6.

O. Benson, G. Raithel, and H. Walther, “Quantum jumps of the micromaser field - dynamic behavior close to phase transition points,” Phys. Rev. Lett. 72, 3506–3509 (1994). [CrossRef] [PubMed]

7.

B.-G. Englert, M. Löffler, O. Benson, B. Varcoe, M. Weidinger, and H. Walther, “Entangled atoms in micromaser physics,” Fortschr. Phys. 46, 897–926 (1998). [CrossRef]

8.

H. J. Kimble, O. Carnal, N. Georgiades, H. Mabuchi, E. S. Polzik, R. J. Thomson, and Q. A. Turchettte, “Quantum optics with strong coupling,” Atomic Physics14, D. J. Wineland, C. E. Wieman, and S. J. Smith, eds., AIP Press, 314–335 (1995).

9.

G. Nogues, A. Rauschenbeutel, S. Osnaghi, M. Brune, J. M. Raimond, and S. Haroche, “Seeing a single photon without destroying it,” Nature 400, 239–242 (1999). [CrossRef]

10.

P. Meystre, G. Rempe, and H. Walther, “Very-low temperature behaviour of a micromaser,” Optics Lett. 13, 1078–1080 (1988). [CrossRef]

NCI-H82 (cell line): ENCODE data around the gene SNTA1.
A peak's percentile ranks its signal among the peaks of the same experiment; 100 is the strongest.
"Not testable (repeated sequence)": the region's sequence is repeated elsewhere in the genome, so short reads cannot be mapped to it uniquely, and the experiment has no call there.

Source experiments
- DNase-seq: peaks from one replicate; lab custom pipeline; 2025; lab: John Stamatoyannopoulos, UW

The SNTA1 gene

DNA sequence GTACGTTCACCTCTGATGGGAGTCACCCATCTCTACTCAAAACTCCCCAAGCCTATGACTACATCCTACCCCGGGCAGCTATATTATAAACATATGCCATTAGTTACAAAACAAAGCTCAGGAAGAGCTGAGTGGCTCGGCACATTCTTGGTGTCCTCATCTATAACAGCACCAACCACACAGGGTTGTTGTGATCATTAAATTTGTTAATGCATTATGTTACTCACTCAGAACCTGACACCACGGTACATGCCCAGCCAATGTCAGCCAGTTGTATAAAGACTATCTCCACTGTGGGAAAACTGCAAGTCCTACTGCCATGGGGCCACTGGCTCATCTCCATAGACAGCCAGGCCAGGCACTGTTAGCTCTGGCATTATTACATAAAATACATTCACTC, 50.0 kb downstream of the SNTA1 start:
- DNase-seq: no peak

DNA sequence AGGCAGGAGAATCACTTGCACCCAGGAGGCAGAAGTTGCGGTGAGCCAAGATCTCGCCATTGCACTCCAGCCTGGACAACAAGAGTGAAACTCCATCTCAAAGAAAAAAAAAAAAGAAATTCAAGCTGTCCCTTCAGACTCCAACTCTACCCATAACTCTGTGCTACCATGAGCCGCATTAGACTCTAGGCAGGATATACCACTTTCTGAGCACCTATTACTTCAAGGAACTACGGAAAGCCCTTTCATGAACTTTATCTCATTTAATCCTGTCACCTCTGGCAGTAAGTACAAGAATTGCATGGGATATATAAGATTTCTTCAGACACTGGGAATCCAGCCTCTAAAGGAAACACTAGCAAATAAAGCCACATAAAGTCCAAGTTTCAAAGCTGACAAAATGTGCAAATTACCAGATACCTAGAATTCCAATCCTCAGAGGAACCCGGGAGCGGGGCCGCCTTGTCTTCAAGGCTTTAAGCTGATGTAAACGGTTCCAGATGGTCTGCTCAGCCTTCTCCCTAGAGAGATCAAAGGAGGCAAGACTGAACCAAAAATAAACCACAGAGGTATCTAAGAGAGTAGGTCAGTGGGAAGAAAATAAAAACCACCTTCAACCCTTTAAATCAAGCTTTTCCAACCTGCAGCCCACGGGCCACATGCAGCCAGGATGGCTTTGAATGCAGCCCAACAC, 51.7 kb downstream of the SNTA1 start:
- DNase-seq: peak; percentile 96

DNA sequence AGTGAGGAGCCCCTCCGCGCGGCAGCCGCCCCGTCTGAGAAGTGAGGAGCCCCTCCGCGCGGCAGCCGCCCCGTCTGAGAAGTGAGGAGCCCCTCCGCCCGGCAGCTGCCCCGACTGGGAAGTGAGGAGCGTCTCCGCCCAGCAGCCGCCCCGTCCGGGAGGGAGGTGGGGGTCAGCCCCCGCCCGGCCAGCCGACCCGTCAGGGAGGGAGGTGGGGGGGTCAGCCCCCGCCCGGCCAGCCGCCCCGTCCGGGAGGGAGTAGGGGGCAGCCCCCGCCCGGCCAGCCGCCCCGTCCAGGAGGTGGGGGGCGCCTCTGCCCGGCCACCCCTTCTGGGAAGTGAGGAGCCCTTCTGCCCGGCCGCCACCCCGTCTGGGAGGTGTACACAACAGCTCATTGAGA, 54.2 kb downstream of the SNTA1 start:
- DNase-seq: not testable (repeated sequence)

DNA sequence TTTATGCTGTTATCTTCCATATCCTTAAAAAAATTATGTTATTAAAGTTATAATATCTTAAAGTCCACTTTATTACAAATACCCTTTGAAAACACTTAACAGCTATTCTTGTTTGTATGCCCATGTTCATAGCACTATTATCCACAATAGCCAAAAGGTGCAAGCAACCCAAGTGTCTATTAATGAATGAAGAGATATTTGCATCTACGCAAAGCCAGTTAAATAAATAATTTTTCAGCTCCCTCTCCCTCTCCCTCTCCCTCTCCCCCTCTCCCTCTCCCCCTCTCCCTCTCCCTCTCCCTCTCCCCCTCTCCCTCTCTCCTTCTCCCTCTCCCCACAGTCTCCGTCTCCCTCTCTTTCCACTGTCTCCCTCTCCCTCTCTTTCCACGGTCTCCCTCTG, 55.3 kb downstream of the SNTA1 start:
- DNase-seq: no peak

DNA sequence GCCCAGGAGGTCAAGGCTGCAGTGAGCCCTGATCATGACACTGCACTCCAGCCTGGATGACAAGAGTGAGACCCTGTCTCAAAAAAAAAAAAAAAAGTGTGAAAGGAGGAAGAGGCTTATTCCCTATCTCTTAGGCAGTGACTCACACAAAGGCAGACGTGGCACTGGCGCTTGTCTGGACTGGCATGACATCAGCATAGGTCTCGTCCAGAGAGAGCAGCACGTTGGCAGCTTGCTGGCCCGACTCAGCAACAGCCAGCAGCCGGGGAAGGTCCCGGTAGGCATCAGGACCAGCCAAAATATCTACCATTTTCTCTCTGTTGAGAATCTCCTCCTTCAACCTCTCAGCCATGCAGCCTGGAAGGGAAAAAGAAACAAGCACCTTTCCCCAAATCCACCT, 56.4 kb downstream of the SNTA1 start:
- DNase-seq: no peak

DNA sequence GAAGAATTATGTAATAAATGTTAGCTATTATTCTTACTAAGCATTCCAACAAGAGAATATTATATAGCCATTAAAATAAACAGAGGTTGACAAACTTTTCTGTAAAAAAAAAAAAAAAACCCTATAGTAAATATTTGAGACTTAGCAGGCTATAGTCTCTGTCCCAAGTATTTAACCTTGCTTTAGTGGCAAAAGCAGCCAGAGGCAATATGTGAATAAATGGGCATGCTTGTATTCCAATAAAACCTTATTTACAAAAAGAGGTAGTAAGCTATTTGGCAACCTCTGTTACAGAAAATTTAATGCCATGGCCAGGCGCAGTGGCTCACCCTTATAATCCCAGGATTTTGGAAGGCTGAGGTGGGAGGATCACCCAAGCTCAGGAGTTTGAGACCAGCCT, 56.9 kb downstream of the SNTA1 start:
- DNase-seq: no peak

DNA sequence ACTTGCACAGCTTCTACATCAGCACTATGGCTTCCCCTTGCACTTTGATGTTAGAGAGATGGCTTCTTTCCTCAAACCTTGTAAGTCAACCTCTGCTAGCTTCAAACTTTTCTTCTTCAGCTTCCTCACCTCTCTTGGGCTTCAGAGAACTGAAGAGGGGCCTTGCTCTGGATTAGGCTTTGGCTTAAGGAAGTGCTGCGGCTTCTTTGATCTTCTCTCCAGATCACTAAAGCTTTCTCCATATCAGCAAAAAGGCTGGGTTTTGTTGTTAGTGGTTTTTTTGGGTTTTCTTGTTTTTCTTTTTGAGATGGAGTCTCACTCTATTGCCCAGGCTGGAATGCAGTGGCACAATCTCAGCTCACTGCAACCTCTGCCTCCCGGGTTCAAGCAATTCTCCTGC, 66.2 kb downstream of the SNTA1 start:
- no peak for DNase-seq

11.

M. Weidinger, B.T.H. Varcoe, R. Heerlein, and H. Walther, “Trapping states in the micromaser,” Phys. Rev. Lett. 82, 3795–3798 (1999). [CrossRef]

12.

G. Antesberger, “Phasendiffusion und Linienbreite beim Ein-Atom-Maser,” PhD Thesis, University of Munich, 1999.

13.

G. Raithel, et al., “The micromaser: a proving ground for quantum physics,” in Advances in Atomic, Molecular and Optical Physics, Supplement 2, pages 57–121, P. Berman, ed., (Academic Press, New York, 1994).

14.

J. Krause, M. O. Scully, and H. Walther, “State reduction and |n>-state preparation in a high-Q micromaser,” Phys. Rev. A 36, 4547–4550 (1987). [CrossRef] [PubMed]

15.